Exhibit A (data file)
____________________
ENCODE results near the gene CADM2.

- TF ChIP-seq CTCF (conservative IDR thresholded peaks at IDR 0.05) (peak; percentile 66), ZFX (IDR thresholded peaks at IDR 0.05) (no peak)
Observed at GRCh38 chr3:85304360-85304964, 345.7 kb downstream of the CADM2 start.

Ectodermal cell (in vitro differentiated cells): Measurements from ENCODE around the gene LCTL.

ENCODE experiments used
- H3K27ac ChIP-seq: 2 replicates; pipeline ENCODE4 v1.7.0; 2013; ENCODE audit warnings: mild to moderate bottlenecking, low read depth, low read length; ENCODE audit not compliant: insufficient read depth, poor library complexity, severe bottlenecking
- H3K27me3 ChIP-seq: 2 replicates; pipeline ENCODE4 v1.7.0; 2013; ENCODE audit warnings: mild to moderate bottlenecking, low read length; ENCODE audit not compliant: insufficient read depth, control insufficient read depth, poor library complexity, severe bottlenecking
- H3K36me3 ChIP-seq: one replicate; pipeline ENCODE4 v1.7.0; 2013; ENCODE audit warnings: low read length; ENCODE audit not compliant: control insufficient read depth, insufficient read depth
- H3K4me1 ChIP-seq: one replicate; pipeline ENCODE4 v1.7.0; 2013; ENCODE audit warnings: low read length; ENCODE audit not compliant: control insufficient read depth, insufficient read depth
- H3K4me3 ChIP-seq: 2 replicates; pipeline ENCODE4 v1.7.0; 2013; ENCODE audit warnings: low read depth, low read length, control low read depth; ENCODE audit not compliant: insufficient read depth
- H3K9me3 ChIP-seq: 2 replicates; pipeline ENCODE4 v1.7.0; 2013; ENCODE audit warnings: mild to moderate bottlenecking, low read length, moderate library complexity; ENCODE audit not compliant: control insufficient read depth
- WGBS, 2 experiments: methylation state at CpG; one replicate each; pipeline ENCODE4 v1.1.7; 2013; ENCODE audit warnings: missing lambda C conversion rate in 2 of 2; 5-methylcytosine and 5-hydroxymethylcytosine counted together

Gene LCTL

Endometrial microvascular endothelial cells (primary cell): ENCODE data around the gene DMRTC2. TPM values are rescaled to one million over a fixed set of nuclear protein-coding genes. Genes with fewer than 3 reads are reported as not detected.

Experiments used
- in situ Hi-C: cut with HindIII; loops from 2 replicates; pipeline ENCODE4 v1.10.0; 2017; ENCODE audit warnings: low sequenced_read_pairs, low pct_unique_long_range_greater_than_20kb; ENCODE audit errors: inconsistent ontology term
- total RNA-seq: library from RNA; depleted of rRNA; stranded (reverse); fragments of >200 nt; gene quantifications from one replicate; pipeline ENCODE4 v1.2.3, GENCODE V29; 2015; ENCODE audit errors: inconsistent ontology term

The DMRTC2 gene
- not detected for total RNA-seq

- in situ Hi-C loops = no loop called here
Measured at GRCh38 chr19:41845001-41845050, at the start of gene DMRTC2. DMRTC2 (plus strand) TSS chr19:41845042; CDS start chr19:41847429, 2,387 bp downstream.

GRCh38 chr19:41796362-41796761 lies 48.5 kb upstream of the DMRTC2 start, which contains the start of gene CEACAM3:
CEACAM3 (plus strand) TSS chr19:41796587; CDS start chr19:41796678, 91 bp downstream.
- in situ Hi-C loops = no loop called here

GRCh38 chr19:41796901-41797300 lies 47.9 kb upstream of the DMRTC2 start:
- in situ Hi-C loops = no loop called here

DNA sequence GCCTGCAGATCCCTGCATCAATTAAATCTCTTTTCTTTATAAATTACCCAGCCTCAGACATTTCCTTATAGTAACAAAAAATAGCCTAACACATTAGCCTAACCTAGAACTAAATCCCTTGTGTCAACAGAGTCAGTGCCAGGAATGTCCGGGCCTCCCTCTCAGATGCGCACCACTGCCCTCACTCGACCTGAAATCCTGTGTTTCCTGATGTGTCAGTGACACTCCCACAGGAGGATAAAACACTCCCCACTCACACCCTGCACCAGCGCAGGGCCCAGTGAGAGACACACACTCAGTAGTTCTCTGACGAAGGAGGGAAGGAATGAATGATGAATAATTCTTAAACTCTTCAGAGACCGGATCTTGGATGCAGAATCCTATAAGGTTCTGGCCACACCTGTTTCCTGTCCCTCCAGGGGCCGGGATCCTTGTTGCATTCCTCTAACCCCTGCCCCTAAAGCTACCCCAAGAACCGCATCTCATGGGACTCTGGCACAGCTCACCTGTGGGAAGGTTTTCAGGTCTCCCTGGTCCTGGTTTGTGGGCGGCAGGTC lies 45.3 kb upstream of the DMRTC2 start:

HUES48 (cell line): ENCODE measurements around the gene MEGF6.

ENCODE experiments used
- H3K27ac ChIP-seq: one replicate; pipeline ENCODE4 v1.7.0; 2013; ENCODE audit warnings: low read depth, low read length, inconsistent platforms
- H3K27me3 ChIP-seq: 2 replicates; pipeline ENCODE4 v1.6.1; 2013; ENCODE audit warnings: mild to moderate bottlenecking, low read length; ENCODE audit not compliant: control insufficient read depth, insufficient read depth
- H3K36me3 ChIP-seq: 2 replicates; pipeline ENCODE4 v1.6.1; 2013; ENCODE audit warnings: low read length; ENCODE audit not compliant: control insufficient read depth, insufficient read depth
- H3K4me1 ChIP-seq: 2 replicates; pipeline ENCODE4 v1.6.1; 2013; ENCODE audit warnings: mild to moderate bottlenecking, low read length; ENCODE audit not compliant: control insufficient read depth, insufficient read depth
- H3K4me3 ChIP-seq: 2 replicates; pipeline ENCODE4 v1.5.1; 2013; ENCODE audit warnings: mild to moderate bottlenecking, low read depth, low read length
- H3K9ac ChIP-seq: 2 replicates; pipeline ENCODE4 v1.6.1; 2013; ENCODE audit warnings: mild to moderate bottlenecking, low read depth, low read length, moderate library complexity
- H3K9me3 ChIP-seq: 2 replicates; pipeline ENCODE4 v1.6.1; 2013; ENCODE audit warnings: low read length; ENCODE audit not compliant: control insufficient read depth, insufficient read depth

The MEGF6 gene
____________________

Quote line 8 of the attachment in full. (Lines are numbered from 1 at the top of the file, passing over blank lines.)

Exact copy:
- H3K36me3 ChIP-seq: one replicate; pipeline ENCODE4 v1.7.0; 2013; ENCODE audit warnings: low read length; ENCODE audit not compliant: control insufficient read depth, insufficient read depth